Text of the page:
It has been frequently speculated that the actor's father was a member of the Irish Guinness family. However, it was an elder Scottish banker, Andrew Geddes, who paid for Guinness's private school education. From 1875, under English law, when the birth of an illegitimate child was registered, the father's name could only be entered on the certificate if he were present and gave his consent.

At five Alec became Alec Stiven, as a consequence of his mother's three-year marriage to Scottish army captain David Stiven, a violent, shell-shocked veteran of the Irish War of Independence. To persuade Alec's mother to submit to his demands, the captain was given to holding a loaded revolver to the boy's head, or hanging him upside down from a bridge.

It was a relief when, at six, Alec was sent away to a prep school, the fees being at least partly paid by Andrew Geddes. At school he directed performances of The Pirates of Penzance and Silas Marner. Later while working as a junior copywriter in an advertising agency, he studied at the Fay Compton Studio of Dramatic Art.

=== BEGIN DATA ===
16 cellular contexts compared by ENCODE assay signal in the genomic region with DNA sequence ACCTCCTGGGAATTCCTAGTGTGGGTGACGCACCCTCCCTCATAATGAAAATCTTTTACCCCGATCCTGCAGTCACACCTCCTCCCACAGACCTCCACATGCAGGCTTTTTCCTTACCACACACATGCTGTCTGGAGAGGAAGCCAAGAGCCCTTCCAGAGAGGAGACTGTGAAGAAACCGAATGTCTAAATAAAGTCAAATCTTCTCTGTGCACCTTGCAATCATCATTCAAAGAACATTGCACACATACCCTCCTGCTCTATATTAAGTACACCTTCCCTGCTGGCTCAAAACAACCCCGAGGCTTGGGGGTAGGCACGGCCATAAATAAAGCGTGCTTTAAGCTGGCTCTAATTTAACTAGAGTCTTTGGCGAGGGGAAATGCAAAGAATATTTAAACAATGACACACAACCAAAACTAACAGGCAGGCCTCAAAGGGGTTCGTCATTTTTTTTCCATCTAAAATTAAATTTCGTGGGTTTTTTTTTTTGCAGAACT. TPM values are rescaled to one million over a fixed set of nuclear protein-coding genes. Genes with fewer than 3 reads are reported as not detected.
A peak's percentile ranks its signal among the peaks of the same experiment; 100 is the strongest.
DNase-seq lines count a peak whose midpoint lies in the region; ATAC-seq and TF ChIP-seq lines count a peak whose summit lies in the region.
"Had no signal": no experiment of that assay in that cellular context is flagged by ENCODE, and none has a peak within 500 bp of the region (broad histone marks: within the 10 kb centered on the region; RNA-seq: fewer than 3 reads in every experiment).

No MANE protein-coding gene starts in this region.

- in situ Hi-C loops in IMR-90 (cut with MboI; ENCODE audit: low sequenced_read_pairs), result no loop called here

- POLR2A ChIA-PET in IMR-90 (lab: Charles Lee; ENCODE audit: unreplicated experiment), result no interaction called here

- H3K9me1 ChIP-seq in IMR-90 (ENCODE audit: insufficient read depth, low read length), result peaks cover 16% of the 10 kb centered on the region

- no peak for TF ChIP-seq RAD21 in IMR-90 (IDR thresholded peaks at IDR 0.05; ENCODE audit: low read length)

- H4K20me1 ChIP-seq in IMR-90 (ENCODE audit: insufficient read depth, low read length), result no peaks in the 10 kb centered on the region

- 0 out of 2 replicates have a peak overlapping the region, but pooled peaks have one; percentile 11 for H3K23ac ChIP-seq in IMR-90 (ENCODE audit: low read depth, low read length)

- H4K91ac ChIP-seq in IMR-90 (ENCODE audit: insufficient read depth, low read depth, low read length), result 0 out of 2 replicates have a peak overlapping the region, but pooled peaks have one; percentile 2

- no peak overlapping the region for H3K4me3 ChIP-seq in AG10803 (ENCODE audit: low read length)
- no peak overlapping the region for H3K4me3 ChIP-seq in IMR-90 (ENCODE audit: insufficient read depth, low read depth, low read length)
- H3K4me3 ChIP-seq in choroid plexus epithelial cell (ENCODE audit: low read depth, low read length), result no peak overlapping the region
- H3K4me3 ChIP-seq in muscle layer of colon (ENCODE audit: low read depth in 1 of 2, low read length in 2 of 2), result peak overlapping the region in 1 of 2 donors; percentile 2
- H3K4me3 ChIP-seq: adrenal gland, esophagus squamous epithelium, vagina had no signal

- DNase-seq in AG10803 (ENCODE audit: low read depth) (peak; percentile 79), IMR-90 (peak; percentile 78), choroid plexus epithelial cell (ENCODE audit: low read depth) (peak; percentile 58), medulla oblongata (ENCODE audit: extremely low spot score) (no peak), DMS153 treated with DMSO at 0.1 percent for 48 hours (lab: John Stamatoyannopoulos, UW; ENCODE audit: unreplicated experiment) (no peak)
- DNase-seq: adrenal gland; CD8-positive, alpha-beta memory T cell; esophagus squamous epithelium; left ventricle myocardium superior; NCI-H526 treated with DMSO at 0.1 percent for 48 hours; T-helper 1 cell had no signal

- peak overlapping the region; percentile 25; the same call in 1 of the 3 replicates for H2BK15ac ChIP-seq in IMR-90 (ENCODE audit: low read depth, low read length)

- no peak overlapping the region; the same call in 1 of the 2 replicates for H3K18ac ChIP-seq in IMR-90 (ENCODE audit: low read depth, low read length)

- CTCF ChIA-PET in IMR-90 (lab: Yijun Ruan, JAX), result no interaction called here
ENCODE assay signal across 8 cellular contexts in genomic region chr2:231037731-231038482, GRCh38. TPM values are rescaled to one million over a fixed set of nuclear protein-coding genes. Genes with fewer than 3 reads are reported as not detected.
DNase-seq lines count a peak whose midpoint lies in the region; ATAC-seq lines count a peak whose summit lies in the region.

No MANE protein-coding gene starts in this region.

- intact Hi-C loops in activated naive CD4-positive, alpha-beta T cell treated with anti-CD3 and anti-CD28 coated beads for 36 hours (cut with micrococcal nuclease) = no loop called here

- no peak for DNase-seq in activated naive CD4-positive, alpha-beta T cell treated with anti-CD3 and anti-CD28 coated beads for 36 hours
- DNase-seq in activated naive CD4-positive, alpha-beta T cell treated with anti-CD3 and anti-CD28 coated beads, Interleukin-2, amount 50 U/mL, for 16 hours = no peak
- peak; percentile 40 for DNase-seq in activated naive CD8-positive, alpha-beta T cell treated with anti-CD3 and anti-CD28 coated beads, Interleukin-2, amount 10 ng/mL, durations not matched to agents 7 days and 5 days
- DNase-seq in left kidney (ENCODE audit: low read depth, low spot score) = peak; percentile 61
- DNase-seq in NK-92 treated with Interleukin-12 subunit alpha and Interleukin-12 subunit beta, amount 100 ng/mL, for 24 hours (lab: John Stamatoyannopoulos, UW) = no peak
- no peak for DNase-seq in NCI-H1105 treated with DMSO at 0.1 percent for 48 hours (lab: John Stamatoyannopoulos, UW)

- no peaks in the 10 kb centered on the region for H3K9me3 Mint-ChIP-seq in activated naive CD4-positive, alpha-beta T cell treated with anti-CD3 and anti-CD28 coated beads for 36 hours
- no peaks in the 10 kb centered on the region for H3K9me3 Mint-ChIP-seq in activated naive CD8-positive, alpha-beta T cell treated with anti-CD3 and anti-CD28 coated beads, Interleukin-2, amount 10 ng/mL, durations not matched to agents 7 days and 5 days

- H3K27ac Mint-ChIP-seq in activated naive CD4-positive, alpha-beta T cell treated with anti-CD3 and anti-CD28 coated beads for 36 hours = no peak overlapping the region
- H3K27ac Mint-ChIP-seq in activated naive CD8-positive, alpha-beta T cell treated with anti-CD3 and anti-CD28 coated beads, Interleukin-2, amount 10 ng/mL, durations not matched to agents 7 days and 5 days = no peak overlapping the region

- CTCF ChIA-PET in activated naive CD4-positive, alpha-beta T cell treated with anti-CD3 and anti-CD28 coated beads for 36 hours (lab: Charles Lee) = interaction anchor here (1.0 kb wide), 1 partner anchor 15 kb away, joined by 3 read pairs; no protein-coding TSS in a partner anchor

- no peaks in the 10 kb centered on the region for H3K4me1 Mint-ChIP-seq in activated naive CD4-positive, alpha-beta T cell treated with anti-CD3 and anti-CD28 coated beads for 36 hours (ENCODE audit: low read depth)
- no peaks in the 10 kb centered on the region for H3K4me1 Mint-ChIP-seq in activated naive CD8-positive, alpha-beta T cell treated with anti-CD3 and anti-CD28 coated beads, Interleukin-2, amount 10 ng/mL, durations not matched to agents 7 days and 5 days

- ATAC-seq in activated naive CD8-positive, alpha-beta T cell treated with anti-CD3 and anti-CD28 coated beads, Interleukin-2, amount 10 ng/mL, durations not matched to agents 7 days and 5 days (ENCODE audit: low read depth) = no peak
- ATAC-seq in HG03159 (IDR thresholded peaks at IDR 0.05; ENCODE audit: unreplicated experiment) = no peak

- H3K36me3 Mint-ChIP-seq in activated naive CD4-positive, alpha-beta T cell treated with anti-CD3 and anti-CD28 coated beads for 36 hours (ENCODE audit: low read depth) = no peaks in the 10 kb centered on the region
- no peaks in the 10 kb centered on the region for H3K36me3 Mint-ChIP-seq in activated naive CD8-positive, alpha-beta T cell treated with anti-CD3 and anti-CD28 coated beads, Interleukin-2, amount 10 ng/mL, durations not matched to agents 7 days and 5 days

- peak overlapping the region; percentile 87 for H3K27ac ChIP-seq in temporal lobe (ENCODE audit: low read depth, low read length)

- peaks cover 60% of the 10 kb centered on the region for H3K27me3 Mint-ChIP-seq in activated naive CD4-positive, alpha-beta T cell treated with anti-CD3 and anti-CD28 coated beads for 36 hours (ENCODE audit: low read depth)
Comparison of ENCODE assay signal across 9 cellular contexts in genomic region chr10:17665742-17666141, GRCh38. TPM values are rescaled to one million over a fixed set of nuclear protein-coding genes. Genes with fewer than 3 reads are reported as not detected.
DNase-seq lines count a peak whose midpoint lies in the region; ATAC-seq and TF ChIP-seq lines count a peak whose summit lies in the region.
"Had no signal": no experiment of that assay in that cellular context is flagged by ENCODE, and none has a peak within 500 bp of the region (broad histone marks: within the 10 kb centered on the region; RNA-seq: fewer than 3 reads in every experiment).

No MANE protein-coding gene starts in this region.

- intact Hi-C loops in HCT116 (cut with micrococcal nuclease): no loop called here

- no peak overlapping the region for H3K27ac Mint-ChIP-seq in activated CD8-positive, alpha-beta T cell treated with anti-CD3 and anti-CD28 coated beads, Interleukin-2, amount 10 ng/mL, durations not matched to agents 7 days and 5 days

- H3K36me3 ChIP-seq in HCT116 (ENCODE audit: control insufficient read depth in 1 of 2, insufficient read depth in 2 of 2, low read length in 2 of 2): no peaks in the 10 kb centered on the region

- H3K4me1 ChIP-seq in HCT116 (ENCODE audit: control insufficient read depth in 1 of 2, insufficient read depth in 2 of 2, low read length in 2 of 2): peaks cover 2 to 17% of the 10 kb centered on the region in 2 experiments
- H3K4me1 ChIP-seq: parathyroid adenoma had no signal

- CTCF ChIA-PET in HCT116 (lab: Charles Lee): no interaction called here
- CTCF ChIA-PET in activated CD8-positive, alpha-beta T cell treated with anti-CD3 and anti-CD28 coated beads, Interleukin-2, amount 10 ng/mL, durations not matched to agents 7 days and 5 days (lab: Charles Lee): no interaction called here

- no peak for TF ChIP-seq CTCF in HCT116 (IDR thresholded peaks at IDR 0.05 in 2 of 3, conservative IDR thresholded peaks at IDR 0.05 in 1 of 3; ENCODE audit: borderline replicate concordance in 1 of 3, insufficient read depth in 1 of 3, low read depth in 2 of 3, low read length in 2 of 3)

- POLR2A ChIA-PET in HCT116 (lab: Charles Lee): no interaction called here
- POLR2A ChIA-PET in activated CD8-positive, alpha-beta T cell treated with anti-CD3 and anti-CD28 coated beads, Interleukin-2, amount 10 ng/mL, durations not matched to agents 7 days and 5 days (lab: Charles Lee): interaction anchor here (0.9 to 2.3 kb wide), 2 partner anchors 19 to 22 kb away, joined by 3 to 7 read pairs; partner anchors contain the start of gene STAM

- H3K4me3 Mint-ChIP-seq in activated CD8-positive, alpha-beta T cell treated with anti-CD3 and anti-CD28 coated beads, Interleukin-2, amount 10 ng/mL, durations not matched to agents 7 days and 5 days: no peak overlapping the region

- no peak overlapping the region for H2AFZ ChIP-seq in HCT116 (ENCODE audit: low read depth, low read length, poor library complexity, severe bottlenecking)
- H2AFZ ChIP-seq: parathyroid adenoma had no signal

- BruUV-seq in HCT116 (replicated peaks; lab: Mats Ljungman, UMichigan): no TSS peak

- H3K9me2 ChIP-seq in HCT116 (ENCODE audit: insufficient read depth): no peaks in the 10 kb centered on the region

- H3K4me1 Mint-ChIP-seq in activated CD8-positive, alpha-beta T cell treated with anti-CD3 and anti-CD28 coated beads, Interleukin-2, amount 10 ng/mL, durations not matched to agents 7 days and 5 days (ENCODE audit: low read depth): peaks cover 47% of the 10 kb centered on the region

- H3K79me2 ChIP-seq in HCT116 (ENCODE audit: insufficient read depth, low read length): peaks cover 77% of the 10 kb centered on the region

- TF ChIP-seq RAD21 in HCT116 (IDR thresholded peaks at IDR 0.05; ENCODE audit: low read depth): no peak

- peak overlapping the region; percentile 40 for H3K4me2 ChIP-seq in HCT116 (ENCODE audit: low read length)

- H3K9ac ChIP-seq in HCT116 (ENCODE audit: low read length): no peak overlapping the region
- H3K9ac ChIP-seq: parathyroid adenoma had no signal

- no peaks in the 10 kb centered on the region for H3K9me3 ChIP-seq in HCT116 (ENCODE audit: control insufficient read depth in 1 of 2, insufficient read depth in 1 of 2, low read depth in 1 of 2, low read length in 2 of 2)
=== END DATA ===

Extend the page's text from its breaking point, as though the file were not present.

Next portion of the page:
In 1934, he made his stage debut and in 1936, at the age of 22, he played the role of Osric in John Gielgud's successful production of Hamlet. With the Old Vic he starred in plays by William Shakespeare, George Bernard Shaw, and Anton Chekhov, and worked with actors and actresses who would become his friends and frequent co-stars in the future, including John Gielgud, Peggy Ashcroft, Anthony Quayle, and Jack Hawkins.

In 1938, he starred in a famous modern dress production of Hamlet which won him acclaim on both sides of the Atlantic. He also appeared as Romeo in a production of Romeo and Juliet (1939), as Andrew Aguecheek in Twelfth Night and as Exeter in Henry V in 1937, both opposite Laurence Olivier, and as Ferdinand in The Tempest, opposite Gielgud as Prospero. In 1939, he adapted Charles Dickens' novel Great Expectations for the stage, playing the part of Herbert Pocket. The play was a success.

In World War II, Guinness served in the Royal Navy Volunteer Reserve first serving as a seaman in 1941 and being commissioned the following year. He commanded a landing craft taking part in the invasion of Sicily and Elba and later ferried supplies to the Yugoslav partisans.

In 1946, he returned to the Old Vic and stayed until 1948, playing Abel Drugger in Ben Jonson's The Alchemist, the Fool in King Lear opposite Laurence Olivier in the title role, DeGuiche in Cyrano de Bergerac opposite Ralph Richardson in the title role, and finally starring in an Old Vic production as Shakespeare's Richard II.